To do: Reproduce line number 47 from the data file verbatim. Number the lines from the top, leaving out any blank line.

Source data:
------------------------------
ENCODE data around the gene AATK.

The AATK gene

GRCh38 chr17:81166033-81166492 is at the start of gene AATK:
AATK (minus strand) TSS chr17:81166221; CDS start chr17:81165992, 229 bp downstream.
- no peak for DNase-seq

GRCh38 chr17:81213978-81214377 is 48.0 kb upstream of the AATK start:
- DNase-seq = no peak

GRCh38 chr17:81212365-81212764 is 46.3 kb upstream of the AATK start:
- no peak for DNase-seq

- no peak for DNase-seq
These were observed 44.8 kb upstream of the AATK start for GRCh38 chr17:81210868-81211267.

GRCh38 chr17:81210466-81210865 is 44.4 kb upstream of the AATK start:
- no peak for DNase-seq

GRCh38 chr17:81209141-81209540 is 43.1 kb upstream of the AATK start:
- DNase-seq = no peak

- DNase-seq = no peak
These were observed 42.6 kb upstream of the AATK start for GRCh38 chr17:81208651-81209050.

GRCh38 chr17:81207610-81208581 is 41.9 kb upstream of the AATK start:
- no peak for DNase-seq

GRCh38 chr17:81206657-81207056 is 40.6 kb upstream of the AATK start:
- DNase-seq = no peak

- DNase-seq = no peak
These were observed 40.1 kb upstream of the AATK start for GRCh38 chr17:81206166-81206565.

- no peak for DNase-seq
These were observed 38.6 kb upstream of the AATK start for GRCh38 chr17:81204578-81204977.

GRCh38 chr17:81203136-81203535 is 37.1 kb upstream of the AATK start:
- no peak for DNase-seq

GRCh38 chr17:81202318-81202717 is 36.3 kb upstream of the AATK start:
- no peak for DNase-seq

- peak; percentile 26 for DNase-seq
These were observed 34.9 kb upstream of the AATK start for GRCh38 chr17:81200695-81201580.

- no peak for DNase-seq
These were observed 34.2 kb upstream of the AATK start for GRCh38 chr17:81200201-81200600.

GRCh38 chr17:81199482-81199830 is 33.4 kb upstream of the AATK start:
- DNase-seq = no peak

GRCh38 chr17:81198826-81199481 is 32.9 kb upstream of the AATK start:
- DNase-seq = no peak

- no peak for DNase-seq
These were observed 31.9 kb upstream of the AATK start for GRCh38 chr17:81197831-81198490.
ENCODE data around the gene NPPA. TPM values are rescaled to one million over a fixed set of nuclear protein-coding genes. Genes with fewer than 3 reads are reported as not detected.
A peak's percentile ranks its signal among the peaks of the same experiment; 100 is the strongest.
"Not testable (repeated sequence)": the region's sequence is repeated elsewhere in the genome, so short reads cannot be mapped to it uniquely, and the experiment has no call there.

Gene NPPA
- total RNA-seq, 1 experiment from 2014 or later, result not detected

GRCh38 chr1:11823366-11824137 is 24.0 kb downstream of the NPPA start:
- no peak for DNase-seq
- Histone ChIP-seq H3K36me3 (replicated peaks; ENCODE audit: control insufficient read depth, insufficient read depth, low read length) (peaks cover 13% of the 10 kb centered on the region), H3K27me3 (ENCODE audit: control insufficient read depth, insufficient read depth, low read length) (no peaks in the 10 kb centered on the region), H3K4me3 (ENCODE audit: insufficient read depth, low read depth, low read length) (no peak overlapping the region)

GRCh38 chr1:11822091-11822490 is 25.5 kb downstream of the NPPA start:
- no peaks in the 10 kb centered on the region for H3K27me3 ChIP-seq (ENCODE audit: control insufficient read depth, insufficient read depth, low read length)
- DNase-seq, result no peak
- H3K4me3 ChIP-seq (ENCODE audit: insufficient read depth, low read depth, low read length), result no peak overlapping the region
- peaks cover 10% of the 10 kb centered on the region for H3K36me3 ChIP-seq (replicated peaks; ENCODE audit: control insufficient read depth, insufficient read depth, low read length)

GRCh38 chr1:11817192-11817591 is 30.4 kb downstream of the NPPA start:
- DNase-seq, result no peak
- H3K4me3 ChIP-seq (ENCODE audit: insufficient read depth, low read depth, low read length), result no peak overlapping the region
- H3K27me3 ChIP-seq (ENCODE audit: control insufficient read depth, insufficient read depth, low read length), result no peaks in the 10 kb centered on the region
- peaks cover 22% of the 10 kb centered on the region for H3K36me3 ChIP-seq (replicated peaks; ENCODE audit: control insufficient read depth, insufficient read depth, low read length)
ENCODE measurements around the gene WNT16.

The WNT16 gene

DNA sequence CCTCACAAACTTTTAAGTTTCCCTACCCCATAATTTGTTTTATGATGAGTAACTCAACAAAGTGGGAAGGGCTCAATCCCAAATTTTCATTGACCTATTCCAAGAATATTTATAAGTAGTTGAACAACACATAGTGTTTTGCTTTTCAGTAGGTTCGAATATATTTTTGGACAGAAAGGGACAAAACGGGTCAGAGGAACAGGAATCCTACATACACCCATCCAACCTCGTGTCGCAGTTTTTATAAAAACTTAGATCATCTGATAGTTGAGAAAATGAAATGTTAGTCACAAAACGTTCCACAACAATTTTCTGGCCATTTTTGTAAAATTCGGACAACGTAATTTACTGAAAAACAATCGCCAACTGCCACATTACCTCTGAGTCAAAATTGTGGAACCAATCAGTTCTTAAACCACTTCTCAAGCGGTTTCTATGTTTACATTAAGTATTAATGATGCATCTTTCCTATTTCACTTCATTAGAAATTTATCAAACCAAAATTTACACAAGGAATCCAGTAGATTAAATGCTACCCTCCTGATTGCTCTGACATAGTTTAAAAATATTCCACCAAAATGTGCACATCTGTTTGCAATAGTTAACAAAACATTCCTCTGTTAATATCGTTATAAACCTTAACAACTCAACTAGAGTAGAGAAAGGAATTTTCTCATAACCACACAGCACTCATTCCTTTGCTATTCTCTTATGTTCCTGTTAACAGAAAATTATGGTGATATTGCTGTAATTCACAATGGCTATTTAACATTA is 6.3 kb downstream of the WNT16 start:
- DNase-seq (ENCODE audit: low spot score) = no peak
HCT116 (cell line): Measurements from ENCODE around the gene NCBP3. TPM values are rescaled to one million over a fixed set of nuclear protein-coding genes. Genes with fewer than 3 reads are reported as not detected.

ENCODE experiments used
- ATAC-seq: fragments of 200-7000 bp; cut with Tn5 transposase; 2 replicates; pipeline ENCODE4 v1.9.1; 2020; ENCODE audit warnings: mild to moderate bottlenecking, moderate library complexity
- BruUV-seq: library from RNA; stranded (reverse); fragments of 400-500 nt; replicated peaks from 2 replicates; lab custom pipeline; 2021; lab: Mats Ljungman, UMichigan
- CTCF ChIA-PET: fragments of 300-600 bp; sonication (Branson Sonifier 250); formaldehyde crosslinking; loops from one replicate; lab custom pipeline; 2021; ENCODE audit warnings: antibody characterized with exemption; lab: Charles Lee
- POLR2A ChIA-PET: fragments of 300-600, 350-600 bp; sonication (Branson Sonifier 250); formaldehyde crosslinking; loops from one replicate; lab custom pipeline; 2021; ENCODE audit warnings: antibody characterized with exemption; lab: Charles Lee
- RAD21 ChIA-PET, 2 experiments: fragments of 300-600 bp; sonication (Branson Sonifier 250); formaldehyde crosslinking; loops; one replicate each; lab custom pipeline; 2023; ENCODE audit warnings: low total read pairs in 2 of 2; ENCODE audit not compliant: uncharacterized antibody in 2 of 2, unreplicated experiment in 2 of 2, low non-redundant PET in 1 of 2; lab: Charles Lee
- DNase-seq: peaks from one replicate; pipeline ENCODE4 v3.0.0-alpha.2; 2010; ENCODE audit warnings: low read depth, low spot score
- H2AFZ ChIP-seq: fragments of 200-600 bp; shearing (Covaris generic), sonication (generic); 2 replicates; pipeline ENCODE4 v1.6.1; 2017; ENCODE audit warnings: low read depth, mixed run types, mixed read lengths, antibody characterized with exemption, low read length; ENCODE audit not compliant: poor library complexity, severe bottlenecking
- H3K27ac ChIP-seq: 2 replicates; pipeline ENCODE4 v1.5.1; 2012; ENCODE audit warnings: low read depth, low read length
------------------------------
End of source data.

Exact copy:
- Histone ChIP-seq H3K36me3 (replicated peaks; ENCODE audit: control insufficient read depth, insufficient read depth, low read length) (peaks cover 13% of the 10 kb centered on the region), H3K27me3 (ENCODE audit: control insufficient read depth, insufficient read depth, low read length) (no peaks in the 10 kb centered on the region), H3K4me3 (ENCODE audit: insufficient read depth, low read depth, low read length) (no peak overlapping the region)